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Gel Nail Terms

Gel nails offer a plethora of wonderful art and design options, yet diving in might seem overwhelming due to the plethora of terms involved. This guide simplifies the complex terminology into digestible sections, ensuring you're well-equipped, whether you're at the salon or exploring DIY nail art at home.

Gel nails can be categorized in several ways. One of them is whether it can be “soaked-off” (removed with acetone soaked cotton) or not.

Soak-Off Gel Nails:

As the name suggests, soak-off gel nails can be removed through soaking-off. Soak-off gel is used interchangeably with soft gel.

Non-Soak-Off Gel Nails:

Gel nails that cannot be soaked off, also known as hard gels, demand more effort for removal, typically involving filing down the product. They're chosen for their durability and longevity in nail designs.

Another way of categorizing gel nails is through their hardness.

Soft Gel:

Soft gels are, well… the softest. Unlike their harder counterparts, they can be soaked-off in acetone, making them much more convenient to remove.

Hard Gel:

Known for their robustness, hard gels are ideal for extensions and sculpting. They're a go-to for lasting nail art but require filing for removal, which can be a deal-breaker for some.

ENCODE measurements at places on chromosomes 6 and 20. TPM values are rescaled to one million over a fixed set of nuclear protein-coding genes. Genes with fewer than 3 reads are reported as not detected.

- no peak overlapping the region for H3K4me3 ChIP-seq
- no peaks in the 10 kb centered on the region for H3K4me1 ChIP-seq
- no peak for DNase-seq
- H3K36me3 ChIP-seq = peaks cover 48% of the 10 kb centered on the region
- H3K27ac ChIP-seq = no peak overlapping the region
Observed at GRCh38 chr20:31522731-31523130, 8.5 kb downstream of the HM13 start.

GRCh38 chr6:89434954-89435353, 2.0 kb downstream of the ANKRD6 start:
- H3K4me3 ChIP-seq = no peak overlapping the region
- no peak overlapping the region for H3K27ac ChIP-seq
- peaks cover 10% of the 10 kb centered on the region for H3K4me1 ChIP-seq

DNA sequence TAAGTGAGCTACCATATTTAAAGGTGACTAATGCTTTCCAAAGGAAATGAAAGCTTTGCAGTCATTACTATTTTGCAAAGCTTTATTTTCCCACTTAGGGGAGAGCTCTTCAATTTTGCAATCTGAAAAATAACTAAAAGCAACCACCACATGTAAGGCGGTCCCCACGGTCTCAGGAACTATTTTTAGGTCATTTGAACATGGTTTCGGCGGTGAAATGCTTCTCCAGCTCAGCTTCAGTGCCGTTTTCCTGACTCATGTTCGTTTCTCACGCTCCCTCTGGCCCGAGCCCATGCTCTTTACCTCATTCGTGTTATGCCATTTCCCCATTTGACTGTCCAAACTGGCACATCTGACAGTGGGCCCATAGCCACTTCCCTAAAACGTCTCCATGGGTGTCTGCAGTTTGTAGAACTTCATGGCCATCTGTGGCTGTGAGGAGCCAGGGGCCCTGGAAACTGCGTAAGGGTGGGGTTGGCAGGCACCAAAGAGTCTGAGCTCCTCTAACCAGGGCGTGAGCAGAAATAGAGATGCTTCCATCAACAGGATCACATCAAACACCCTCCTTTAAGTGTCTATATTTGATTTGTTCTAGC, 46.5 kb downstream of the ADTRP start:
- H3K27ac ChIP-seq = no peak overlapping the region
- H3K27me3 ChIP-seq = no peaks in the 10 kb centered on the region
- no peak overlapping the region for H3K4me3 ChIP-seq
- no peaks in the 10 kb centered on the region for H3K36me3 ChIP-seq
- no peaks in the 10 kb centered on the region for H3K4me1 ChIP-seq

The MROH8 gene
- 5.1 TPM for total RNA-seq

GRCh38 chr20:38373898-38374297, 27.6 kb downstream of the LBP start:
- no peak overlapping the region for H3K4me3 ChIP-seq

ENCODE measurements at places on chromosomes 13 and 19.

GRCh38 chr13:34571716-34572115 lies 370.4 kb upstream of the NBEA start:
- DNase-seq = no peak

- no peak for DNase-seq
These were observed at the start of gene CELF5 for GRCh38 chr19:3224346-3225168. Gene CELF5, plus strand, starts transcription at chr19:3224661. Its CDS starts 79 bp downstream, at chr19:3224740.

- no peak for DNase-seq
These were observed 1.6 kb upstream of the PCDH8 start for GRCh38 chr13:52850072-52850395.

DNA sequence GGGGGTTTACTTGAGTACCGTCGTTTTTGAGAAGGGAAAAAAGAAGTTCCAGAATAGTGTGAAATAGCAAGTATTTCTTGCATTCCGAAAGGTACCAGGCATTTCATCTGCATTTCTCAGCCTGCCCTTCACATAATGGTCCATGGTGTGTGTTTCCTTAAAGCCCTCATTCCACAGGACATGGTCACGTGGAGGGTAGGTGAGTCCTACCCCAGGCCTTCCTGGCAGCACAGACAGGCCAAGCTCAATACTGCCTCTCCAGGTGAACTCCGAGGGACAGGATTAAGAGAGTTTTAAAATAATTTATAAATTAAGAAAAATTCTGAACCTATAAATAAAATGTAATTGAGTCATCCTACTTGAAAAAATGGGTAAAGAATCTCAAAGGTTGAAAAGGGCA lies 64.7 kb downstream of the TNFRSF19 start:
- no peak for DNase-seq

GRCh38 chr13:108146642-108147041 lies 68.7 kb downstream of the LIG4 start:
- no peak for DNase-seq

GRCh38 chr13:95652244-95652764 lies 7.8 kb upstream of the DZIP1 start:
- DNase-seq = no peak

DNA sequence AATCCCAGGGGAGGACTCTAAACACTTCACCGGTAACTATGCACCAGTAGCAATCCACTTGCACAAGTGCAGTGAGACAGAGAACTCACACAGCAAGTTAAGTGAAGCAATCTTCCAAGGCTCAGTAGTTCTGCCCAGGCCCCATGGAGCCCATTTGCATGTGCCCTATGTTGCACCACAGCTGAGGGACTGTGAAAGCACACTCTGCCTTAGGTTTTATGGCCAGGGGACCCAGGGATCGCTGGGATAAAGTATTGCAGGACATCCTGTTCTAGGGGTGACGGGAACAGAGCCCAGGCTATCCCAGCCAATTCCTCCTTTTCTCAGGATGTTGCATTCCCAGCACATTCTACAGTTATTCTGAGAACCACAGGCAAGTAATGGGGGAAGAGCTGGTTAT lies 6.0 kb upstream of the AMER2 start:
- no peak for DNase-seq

Semi-Hard Gel:

Semi-hard gels have the strength between soft gel and hard gel, making it ideal for reinforcing natural nails. Also, by using it as a top gel, you can give it both shine and strength. Additionally, it makes nail jewelry less likely to come off.

Gel Polish:

Gel polish is thinner than the other types of gel nails and resembles traditional nail polish. These typically last up to two weeks.

So remember, soak-off gel = soft gel and non-soak-off gel = hard gel.

When someone says Japanese gel nails, they typically mean soft gel nails that are made in Japan. These gels are known for their superior quality. Japanese Brands like Vetro and Ageha are amongst the most popular.

Potted Gel Nails:

Comes in small pots or jars and are generally thicker than bottled gel. It requires a gel brush for application. Potted gel nails are favored by professionals because you can choose what brush to use and it is stronger than bottled gel nails.

Bottled Gel Nails:

Comes in bottles with a brush attached to the lid, similar to traditional nail polish. Thinner than potted gels, which makes it easier to apply in evenly. It's ideal for those looking for the durability of gel with the ease of application of traditional nail polish.


The process of hardening gels using a UV/LED lamp, transforming them from liquid to solid.

Base Coat: 

This is the first layer applied in the gel nail process. It prepares the nail surface for color application, improving the adherence of the gel polish to the nail. At the same time, it acts as a protective layer for your natural nails. Base coats ensure that the polish lasts longer and provides a smooth canvas for the color. 

There are also various types of base gels that can be used according to the condition of the nails.